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Riding the Matterhorn - by Ueli Kestenholz

18 July 2009

After Speedriding down Eiger, Monch and Jungfrau for our Movie Playgravity, Mathias Roten and I were wondering how we could top those beautiful mountains. That’s when we started wondering whether launching on top of the magic but incredibly steep and exposed Matterhorn would be possible!?

After Mathias passed away I didn’t do any of those big descents that we had planned. Without my friend and Speedriding-Partner it just wasn’t the same. When I got my new wing in January, a small prototype of Paratech’s new 180, I got hooked again as it allows skiing the steepest faces without taking off while having enough power to lift over obstacles.

It was a great winter all over Switzerland. Especially the Southside including Zermatt had a record year for snowfall. That brought back the idea of riding the Matterhorn. So I started looking at photos of the peak, talking to locals, climbers and mountain guides about how much (little) space there was on top and if they thought it was possible to launch from there. “Impossible, really steep, only 2-3 meters before the first rocks, maybe but...” were some of the answers I got.

On some photos I could tell that if there was enough snow to cover those first rocks I would have 10 meters of snow to start and after I could be airborne if I wanted since it’s really steep. All I needed then was a day of light winds, which at this altitude is a rare thing... After a month of waiting, suddenly the winds dropped and within one day the filmcrew, helicopter-support and photographer had to be organized. I also went up on the glacier to practice the starts with my special attachments for the wing as well as testing the angles of my two onboard-cameras.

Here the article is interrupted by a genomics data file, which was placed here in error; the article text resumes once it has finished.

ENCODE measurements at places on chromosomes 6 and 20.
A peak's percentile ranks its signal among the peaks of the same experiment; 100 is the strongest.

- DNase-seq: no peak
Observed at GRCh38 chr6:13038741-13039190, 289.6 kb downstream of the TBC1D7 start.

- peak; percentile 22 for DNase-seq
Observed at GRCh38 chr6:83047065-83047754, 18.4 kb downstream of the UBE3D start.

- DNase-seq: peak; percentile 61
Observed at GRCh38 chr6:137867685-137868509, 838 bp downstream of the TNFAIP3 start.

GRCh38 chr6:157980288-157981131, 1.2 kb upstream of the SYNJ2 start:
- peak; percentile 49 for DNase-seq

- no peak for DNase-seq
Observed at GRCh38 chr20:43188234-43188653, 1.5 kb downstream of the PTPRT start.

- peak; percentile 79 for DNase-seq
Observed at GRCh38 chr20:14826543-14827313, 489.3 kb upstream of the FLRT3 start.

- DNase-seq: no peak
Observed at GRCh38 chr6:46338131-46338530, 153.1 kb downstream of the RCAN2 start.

Early the next morning we arrived in Zermatt. The Matterhorn looked beautiful and intimidating at the same time. But I could see even from the bottom that there was a nice snow layer covering the top. After a quick briefing with our mountain guides, pilots and camera-crew it was time to move on since I wanted to be ready before the winds would pick-up again.

On top we found some good packed powder snow which I was happy about. Not only would it be fun to ski but like that it was easier to dig a pit for my wing and for my skis. It felt good to be on the rope of mountain guide Kurt while gearing up and getting my camera’s set up. It’s really steep and exposed up there...! Luckily the wind was still light.

It’s a no fall zone and there’s no room for an aborted take-off. That’s why I double-check everything, my wing is attached and my lines are nearly stretched so the canopy inflates and is straight above my head within a split of a second. Cameras are rolling and as the helicopter comes around the peak for the second time I drop-in.

After a perfect start I accelerate up to maybe a 100km/h before setting the first ever ski-spray in the north face of the Matterhorn. If feels great and I fly around the corner into the east face. In a little snow-field I can spot Playgravity-cameraman Walter. It was planned that I would touch down right above him, but I guess he was a little surprised to see me only 2 meters away (he claims that the ski track was only 1.5m from his tripod...).

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With some hook turns I was loosing altitude quickly at speeds up to approximately 150km/h. At the level of the Solvay mountain hut it was time for a sharp right turn to be able to land as high as possible in the wide open snow fields. I managed to take out some speed and ski those fields with some big turns. But man it was still going fast at almost 4000 Meters and even though 7m2 isn’t a lot of fabric it was hard keeping my skis on the snow without taking off!

In the lower part there was some turbulent winds. That’s why I decided to play it safe and fly more than planned and only touch down in some safe spots where the downdraft wouldn’t push me into some glacial ice-blocks. After only 2 minutes I landed safely at the bottom. What a rush and what a satisfaction looking back up at this amazing peak. Mathias, this one was for you...! For info about the release date of the new movie with the Matterhorn-footage check out www.playgravity.com.

About Ueli Kestenholz:

Professional Snowboarder, Olympic medalist, X-Games Winner, Worldchampion, Freerider, multisport-athlete, speedriding since 2006, living in Thun/Switzerland.

About Playgravity:

Founded by Mathias Roten and Ueli Kestenholz in 2007 as a platform for their sports of choice (www.playgravity.com), their team name as well as the Name for their award winning multisport-movie. A new movie is in production including the Matterhorn-Ride, Paragliding, Snowboarding and more. -> we don’t fight gravity – we play with it!

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